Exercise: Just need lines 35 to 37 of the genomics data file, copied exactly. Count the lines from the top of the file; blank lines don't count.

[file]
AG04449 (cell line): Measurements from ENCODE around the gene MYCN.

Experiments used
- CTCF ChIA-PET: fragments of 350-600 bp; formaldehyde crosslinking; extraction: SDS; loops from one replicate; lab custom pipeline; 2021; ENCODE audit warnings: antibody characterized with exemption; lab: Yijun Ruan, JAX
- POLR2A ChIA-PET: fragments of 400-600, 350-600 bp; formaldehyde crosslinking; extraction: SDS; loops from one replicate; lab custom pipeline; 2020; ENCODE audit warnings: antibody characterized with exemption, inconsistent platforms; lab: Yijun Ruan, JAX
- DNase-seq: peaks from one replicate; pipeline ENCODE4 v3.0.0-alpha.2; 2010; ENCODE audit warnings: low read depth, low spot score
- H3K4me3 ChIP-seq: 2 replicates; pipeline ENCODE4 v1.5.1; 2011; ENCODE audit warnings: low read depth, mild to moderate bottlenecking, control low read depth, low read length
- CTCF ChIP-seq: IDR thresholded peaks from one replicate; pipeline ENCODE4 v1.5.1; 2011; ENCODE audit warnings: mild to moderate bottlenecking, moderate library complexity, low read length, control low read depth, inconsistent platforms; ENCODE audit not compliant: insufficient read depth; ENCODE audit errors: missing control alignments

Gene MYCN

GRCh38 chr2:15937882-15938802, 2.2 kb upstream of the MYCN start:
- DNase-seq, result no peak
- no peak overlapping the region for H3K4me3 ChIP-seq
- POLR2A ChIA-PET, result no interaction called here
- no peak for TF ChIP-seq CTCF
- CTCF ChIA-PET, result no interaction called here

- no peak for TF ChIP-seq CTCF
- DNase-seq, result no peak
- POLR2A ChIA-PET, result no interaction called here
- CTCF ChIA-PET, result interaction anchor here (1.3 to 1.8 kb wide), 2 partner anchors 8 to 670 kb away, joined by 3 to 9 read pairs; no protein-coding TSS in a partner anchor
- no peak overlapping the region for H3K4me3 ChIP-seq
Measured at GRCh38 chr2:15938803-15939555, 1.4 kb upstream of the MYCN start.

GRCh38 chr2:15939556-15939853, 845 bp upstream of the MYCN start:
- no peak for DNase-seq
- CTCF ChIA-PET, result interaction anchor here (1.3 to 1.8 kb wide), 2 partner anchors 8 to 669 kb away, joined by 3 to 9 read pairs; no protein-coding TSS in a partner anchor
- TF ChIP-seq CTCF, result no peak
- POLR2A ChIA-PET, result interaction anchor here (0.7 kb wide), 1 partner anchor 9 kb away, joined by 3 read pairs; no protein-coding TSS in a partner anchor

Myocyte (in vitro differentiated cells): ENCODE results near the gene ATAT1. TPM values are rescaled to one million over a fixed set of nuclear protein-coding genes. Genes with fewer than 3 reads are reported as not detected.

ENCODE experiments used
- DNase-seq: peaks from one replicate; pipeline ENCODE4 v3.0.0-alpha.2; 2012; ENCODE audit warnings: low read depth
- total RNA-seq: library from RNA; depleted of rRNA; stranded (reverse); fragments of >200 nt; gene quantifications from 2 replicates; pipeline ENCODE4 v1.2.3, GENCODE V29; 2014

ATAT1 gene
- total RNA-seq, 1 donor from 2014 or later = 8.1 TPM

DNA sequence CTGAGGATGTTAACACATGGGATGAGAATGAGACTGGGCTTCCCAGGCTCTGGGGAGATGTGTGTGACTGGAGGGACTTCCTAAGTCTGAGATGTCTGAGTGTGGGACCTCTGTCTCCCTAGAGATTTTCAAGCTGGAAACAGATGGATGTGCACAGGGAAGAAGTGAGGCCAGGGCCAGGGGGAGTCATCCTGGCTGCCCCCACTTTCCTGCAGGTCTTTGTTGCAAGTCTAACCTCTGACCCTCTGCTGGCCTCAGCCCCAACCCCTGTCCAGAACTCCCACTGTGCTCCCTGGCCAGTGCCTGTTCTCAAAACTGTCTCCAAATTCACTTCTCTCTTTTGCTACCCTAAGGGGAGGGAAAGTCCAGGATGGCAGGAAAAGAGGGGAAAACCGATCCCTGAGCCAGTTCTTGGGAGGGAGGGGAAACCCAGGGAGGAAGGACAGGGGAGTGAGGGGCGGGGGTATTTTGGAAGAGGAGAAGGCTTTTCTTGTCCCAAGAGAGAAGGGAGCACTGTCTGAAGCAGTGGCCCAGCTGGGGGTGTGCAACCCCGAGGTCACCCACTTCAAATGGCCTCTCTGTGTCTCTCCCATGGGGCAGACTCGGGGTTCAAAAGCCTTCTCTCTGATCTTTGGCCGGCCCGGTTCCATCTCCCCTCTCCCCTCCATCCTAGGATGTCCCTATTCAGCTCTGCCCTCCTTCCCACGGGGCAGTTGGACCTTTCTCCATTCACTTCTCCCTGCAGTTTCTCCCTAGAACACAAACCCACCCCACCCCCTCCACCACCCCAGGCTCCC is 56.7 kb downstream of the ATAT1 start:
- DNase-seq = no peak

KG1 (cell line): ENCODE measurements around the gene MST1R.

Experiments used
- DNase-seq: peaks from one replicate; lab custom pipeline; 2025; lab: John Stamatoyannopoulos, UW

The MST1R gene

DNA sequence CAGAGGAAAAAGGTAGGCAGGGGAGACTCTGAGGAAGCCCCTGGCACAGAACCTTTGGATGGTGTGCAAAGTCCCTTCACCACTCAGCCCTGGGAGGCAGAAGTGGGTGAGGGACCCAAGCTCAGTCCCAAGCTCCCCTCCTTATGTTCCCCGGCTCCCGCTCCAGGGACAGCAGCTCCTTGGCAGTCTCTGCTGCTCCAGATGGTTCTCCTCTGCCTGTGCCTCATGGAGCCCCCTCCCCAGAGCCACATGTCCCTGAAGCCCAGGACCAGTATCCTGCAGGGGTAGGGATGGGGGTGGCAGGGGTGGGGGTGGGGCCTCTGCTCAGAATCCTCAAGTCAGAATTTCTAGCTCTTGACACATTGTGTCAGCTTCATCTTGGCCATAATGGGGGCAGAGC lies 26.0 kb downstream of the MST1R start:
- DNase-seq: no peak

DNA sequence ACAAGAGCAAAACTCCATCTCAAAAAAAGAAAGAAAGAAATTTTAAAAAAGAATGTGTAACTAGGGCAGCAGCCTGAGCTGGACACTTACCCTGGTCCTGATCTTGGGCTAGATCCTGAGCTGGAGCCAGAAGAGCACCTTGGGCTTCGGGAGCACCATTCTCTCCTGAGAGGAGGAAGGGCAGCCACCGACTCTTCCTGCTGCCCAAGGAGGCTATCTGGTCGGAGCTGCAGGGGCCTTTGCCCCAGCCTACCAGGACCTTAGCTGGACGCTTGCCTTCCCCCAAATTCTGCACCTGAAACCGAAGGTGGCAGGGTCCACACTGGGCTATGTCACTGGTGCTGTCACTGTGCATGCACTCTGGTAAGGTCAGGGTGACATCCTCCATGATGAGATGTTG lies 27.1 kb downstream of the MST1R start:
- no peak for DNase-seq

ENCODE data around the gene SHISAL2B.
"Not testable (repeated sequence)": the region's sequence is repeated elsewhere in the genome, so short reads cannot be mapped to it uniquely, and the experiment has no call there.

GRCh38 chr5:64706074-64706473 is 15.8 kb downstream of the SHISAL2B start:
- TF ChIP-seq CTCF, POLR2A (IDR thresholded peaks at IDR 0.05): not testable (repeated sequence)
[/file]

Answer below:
Experiments used
- DNase-seq: peaks from one replicate; lab custom pipeline; 2025; lab: John Stamatoyannopoulos, UW

The MST1R gene